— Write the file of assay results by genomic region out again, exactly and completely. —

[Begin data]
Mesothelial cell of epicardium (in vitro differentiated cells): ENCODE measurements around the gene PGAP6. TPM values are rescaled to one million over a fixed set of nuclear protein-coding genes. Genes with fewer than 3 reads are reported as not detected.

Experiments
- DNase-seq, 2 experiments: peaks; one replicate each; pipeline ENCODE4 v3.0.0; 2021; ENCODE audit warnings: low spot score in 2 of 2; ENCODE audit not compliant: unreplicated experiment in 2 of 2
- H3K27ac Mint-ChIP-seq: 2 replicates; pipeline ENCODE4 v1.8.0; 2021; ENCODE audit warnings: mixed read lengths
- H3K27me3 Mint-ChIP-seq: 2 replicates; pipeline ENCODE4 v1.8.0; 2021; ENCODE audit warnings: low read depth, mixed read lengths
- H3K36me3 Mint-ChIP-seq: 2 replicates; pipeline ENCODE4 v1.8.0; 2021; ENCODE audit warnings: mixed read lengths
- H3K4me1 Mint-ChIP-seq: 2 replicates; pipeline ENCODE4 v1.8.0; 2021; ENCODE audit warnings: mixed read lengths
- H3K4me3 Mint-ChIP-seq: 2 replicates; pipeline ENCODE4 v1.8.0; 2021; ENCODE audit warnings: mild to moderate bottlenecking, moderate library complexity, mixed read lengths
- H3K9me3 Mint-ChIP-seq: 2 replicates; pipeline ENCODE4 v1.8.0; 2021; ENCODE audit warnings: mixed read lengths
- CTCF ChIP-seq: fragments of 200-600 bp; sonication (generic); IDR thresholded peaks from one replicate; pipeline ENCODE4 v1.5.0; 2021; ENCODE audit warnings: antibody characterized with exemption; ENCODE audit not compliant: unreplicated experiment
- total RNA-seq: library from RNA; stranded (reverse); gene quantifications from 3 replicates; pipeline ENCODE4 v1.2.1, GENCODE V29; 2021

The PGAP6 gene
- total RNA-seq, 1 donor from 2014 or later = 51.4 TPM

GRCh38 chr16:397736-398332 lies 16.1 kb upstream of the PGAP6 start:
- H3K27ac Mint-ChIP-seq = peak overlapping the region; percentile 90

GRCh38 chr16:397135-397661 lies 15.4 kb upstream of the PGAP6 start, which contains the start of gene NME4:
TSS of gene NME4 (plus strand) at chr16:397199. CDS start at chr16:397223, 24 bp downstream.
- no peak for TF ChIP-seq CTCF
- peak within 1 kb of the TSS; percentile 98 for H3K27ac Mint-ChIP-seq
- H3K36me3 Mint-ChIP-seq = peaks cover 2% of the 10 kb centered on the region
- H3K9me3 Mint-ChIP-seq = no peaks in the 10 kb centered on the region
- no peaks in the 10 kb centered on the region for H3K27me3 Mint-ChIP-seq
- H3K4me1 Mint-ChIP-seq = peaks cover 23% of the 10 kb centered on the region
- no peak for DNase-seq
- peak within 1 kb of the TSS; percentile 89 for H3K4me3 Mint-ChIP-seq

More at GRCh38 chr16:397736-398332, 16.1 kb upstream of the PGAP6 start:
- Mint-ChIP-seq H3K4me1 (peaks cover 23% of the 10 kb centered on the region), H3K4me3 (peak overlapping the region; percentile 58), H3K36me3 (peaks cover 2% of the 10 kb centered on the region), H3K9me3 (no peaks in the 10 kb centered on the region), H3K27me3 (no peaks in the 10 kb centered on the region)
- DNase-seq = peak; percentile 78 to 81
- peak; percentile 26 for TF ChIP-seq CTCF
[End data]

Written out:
Mesothelial cell of epicardium (in vitro differentiated cells): ENCODE measurements around the gene PGAP6. TPM values are rescaled to one million over a fixed set of nuclear protein-coding genes. Genes with fewer than 3 reads are reported as not detected.

Experiments
- DNase-seq, 2 experiments: peaks; one replicate each; pipeline ENCODE4 v3.0.0; 2021; ENCODE audit warnings: low spot score in 2 of 2; ENCODE audit not compliant: unreplicated experiment in 2 of 2
- H3K27ac Mint-ChIP-seq: 2 replicates; pipeline ENCODE4 v1.8.0; 2021; ENCODE audit warnings: mixed read lengths
- H3K27me3 Mint-ChIP-seq: 2 replicates; pipeline ENCODE4 v1.8.0; 2021; ENCODE audit warnings: low read depth, mixed read lengths
- H3K36me3 Mint-ChIP-seq: 2 replicates; pipeline ENCODE4 v1.8.0; 2021; ENCODE audit warnings: mixed read lengths
- H3K4me1 Mint-ChIP-seq: 2 replicates; pipeline ENCODE4 v1.8.0; 2021; ENCODE audit warnings: mixed read lengths
- H3K4me3 Mint-ChIP-seq: 2 replicates; pipeline ENCODE4 v1.8.0; 2021; ENCODE audit warnings: mild to moderate bottlenecking, moderate library complexity, mixed read lengths
- H3K9me3 Mint-ChIP-seq: 2 replicates; pipeline ENCODE4 v1.8.0; 2021; ENCODE audit warnings: mixed read lengths
- CTCF ChIP-seq: fragments of 200-600 bp; sonication (generic); IDR thresholded peaks from one replicate; pipeline ENCODE4 v1.5.0; 2021; ENCODE audit warnings: antibody characterized with exemption; ENCODE audit not compliant: unreplicated experiment
- total RNA-seq: library from RNA; stranded (reverse); gene quantifications from 3 replicates; pipeline ENCODE4 v1.2.1, GENCODE V29; 2021

The PGAP6 gene
- total RNA-seq, 1 donor from 2014 or later = 51.4 TPM

GRCh38 chr16:397736-398332 lies 16.1 kb upstream of the PGAP6 start:
- H3K27ac Mint-ChIP-seq = peak overlapping the region; percentile 90

GRCh38 chr16:397135-397661 lies 15.4 kb upstream of the PGAP6 start, which contains the start of gene NME4:
TSS of gene NME4 (plus strand) at chr16:397199. CDS start at chr16:397223, 24 bp downstream.
- no peak for TF ChIP-seq CTCF
- peak within 1 kb of the TSS; percentile 98 for H3K27ac Mint-ChIP-seq
- H3K36me3 Mint-ChIP-seq = peaks cover 2% of the 10 kb centered on the region
- H3K9me3 Mint-ChIP-seq = no peaks in the 10 kb centered on the region
- no peaks in the 10 kb centered on the region for H3K27me3 Mint-ChIP-seq
- H3K4me1 Mint-ChIP-seq = peaks cover 23% of the 10 kb centered on the region
- no peak for DNase-seq
- peak within 1 kb of the TSS; percentile 89 for H3K4me3 Mint-ChIP-seq

More at GRCh38 chr16:397736-398332, 16.1 kb upstream of the PGAP6 start:
- Mint-ChIP-seq H3K4me1 (peaks cover 23% of the 10 kb centered on the region), H3K4me3 (peak overlapping the region; percentile 58), H3K36me3 (peaks cover 2% of the 10 kb centered on the region), H3K9me3 (no peaks in the 10 kb centered on the region), H3K27me3 (no peaks in the 10 kb centered on the region)
- DNase-seq = peak; percentile 78 to 81
- peak; percentile 26 for TF ChIP-seq CTCF